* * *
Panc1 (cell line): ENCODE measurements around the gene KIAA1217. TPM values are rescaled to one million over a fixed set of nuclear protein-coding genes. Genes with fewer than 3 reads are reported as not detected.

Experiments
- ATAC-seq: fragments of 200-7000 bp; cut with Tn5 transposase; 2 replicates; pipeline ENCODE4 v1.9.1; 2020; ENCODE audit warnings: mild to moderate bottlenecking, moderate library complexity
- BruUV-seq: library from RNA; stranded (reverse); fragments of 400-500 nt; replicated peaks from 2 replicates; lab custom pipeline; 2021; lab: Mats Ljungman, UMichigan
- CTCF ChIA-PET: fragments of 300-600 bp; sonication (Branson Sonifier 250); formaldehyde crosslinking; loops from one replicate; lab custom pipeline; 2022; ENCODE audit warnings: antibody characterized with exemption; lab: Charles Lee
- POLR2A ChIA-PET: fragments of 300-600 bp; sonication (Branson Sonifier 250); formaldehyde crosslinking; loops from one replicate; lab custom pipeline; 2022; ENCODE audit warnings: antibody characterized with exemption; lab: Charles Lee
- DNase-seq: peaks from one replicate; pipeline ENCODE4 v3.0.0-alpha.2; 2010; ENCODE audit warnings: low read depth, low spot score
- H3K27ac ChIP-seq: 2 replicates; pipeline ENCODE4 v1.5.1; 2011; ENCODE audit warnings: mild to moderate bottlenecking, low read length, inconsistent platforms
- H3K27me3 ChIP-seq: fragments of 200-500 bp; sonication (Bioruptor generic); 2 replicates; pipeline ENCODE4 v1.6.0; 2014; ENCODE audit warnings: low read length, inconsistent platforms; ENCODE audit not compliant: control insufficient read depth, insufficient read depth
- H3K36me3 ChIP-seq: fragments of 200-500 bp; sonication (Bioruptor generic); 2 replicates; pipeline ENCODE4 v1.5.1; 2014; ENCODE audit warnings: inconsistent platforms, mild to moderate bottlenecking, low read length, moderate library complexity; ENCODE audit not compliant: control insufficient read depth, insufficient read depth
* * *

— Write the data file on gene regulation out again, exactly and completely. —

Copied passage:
Panc1 (cell line): ENCODE measurements around the gene KIAA1217. TPM values are rescaled to one million over a fixed set of nuclear protein-coding genes. Genes with fewer than 3 reads are reported as not detected.

Experiments
- ATAC-seq: fragments of 200-7000 bp; cut with Tn5 transposase; 2 replicates; pipeline ENCODE4 v1.9.1; 2020; ENCODE audit warnings: mild to moderate bottlenecking, moderate library complexity
- BruUV-seq: library from RNA; stranded (reverse); fragments of 400-500 nt; replicated peaks from 2 replicates; lab custom pipeline; 2021; lab: Mats Ljungman, UMichigan
- CTCF ChIA-PET: fragments of 300-600 bp; sonication (Branson Sonifier 250); formaldehyde crosslinking; loops from one replicate; lab custom pipeline; 2022; ENCODE audit warnings: antibody characterized with exemption; lab: Charles Lee
- POLR2A ChIA-PET: fragments of 300-600 bp; sonication (Branson Sonifier 250); formaldehyde crosslinking; loops from one replicate; lab custom pipeline; 2022; ENCODE audit warnings: antibody characterized with exemption; lab: Charles Lee
- DNase-seq: peaks from one replicate; pipeline ENCODE4 v3.0.0-alpha.2; 2010; ENCODE audit warnings: low read depth, low spot score
- H3K27ac ChIP-seq: 2 replicates; pipeline ENCODE4 v1.5.1; 2011; ENCODE audit warnings: mild to moderate bottlenecking, low read length, inconsistent platforms
- H3K27me3 ChIP-seq: fragments of 200-500 bp; sonication (Bioruptor generic); 2 replicates; pipeline ENCODE4 v1.6.0; 2014; ENCODE audit warnings: low read length, inconsistent platforms; ENCODE audit not compliant: control insufficient read depth, insufficient read depth
- H3K36me3 ChIP-seq: fragments of 200-500 bp; sonication (Bioruptor generic); 2 replicates; pipeline ENCODE4 v1.5.1; 2014; ENCODE audit warnings: inconsistent platforms, mild to moderate bottlenecking, low read length, moderate library complexity; ENCODE audit not compliant: control insufficient read depth, insufficient read depth